In addition to the interactions between the viral RNA and the NC domain characterized above in development of the chimeric switches of the present invention, any other target interactions with RNA, DNA, proteins, precursors, and saccharides may be exploited in accordance with the present disclosure. Some of these targets include, without limitation, the internal ribosome entry site (IRES) of Hepatitis C Virus, IRES sites in other viruses, as well as agents involved in the etiology of viral infections related to Congo-Crimean hemorrhagic fever, Ebola hemorrhagic fever, Herpes, human cytomegalovirus, human pappiloma virus, influenza, Marburg, Q fever, Rift valley fever, Smallpox, Venezuelan equine encephalitis, and targets in HIV-1, MMTV, HIV-2, HTLV-1, SNV, BIV, BLV, EIAV, FIV, MMPV, Mo-MLV, Mo-MSV, M-PMV, RSV, SIV, AMV, and other related retroviruses, including but not limited to: TAR-tat, RRE-rev, DIS, PBS, RT, PR, IN, SU, TM, vpu, vif, vpr, nef, mos, tax, rex, sag, v-src, v-myc and precursors and protease products of the precursors: gag, gag-pol, env, src, onc, as collected in Appendix 2 of (Coffin, J. M., Hughes, S. H., Varmus, H. E. (1997) Retroviruses, Cold Spring Harbor Lab Press, Plainview, N.Y.). Other targets in bacteria, fungi, insects, and other pathogens and pests of humans, animals, and plants may also be applicable to the present switches and methods, including but not limited to B. anthracis, (especially the components of the toxin: protective antigen, lethal factor, edema factor, and their precursors), Burkholderia pseudomallei, Botulinum toxins, Brucellosis, Candida albicans, Cholera, Clostridium perfringins toxins, Kinetoplasts, Malaria, Mycobacteria, Plague, Pneumocystis, Schistosomal parasites, Cryptosporidium, Giardia, and other environmental contaminants of public and private water supplies, Ricin, Saxitoxin, Shiga Toxin from certain strains of E. coli, Staphylococcus (including enterotoxin B), Trichothecene mycotoxins, Tularemia, and agents causing Toxoplasmosis, as well as contaminants of food and beverages that may be deleterious to human or animal health. The detection and screening methodologies afforded by some embodiments of this invention may also be applied to small-molecule targets, including but not limited to nerve gas agents and chemical poisons, as well as contaminants of public and private water supplies, of food and beverages, and of indoor air that may be deleterious to human or animal health.

Certain molecular electronic applications can be realized using an embodiment of the present invention. This application also serves to illustrate methodology for integrating combinatorial sequence technology with H to O switching. For example, FIG. 8 outlines the heart of a Read/Write/Erase device for information storage. The top panel indicates that the oligonucleotide-fluorophore/quencher “switch” can exist in a “zero” or a “one” conformation that can be toggled by light of frequencies, ν1 and ν2. The state of the switch can be interrogated by light at ν3; the zero state has a very low fluorescence emission at ν4, while the one state has robust emission. The device has only Read/Write capability if the zero to one conversion is not capable of being reversed by ν2. (The energy of a photon is represented by hνi, where Planck's constant is h. The wavelength of light is λi=c/νi, where c=speed of light.)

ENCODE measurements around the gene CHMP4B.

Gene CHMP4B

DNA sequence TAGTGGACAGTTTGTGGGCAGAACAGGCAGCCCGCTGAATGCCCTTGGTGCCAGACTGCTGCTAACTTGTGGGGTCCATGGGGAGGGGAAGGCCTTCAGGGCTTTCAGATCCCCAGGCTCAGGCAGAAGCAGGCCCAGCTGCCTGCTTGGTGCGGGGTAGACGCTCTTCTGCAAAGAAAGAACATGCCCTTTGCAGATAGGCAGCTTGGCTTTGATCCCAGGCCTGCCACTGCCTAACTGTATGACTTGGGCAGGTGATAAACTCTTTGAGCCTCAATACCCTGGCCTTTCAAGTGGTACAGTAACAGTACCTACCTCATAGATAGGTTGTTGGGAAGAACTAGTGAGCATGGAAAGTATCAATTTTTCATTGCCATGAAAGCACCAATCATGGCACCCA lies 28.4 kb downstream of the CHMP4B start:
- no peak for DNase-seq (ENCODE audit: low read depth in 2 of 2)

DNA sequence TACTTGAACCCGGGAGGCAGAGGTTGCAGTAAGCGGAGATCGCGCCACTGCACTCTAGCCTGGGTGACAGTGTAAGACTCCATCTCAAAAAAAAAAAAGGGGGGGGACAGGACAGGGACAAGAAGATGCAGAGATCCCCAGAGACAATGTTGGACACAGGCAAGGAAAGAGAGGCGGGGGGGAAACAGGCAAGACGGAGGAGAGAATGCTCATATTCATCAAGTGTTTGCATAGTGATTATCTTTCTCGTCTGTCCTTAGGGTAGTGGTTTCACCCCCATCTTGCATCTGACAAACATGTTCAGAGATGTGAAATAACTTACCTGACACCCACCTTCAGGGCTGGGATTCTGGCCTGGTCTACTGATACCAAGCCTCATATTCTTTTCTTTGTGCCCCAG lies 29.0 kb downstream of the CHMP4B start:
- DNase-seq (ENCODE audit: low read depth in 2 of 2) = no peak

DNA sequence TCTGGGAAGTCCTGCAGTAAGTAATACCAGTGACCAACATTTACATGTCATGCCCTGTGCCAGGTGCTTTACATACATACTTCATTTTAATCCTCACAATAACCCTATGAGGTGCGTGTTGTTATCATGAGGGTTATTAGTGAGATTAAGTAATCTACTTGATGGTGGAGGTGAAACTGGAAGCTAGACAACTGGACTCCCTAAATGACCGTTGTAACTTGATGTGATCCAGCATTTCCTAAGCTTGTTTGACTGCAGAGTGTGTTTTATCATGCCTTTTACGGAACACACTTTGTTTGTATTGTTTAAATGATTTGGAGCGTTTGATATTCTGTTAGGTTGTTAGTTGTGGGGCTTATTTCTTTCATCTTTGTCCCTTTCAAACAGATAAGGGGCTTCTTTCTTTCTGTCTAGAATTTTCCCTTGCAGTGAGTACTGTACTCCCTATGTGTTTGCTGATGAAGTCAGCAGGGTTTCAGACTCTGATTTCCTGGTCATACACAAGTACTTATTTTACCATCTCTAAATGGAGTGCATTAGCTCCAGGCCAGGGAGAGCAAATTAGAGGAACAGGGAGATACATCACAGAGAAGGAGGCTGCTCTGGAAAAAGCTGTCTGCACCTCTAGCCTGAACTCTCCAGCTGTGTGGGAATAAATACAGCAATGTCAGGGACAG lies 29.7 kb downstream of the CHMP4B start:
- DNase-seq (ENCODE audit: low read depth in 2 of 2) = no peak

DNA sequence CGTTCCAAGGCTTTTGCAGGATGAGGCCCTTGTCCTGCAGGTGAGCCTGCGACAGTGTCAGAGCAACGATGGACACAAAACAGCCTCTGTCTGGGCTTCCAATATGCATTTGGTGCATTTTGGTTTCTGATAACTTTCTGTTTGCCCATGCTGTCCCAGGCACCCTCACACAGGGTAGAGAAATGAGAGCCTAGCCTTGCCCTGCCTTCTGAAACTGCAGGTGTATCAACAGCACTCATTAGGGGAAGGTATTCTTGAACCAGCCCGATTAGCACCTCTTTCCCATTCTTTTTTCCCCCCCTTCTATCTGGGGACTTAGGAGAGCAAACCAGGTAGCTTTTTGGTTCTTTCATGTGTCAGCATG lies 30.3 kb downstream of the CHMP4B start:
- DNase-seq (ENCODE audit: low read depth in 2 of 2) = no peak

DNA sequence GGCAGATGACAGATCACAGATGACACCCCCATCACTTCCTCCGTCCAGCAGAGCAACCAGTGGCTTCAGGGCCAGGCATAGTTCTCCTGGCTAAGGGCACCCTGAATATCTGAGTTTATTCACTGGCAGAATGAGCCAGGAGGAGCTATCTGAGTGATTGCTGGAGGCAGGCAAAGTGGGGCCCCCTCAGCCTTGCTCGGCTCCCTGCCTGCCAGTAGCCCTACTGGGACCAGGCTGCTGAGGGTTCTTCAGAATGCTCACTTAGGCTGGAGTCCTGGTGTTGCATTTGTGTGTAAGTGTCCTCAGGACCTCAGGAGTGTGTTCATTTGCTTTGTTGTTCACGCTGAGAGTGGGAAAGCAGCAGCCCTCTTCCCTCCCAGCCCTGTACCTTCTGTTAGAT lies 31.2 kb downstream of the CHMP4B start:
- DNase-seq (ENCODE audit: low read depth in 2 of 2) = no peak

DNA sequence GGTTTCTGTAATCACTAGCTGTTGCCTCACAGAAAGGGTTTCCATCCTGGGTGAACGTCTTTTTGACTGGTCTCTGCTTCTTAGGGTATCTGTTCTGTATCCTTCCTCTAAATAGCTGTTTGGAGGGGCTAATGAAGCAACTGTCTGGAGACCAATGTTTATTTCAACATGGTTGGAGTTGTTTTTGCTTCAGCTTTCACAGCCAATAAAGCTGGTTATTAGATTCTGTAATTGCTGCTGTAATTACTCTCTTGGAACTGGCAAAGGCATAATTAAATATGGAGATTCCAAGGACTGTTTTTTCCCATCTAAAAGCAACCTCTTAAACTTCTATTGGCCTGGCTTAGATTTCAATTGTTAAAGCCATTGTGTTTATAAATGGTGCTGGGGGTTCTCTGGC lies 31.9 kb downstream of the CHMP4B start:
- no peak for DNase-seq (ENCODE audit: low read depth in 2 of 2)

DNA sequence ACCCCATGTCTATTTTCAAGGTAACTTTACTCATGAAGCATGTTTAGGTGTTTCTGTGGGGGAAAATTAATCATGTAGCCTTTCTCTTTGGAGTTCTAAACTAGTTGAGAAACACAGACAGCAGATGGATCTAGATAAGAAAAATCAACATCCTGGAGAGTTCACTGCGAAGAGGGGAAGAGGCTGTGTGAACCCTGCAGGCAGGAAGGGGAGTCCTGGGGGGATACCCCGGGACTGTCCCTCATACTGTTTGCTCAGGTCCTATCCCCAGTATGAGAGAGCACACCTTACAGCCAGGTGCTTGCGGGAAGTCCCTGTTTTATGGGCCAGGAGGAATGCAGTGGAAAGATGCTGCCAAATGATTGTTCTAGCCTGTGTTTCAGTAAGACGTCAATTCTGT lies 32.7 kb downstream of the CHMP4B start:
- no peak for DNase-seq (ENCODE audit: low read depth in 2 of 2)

The bottom panel of FIG. 8 illustrates an embodiment of the principles just discussed. An H-type molecule, similar to that in FIG. 6, is shown attached at its bottom to a solid support (S); such a solid-support attachment may be useful in some applications of the technologies described for diagnostics and screening presented previously. In molecular electronic applications this attachment provides spatial addressability. The embodiment illustrated in FIG. 7 has a very similar arrangement of fluorophore (*) and quencher (Q) to that illustrated in FIG. 6, and it can be seen that H to O conformational equilibria are still common features. However, a difference lies in the attachment of a photosensitive chemical entity to the 3′-end of the RNA/DNA chain by a flexible linker. The photochemical entity is illustrated in the figure as having two states, L1 which is converted to L2 by irradiation at ν1; if the erase function is to be implemented, L2 must be capable of efficient back conversion by the action of ν2. When the photochemical entity is in the L2 state, the O2 to H2 equilibrium will favor H2, just as in the screening interaction illustrated previously, and intense fluorescence will occur due to the long distance between * and Q. Only the O-form of the construct has a combinatorially-derived sequence binding pocket with high affinity for L1, but low affinity for L2. Thus, prior to irradiation at ν1, the binding free energy of L1 for the binding pocket drives the equilibrium to favor the “dark” O1-form with very low fluorescence emission. Although there are four states illustrated in FIG. 8, the concentrations of the H1 and O2 states will usually be very small; they are essentially intermediates in the pathway to converting between the stable O1 and H2 forms.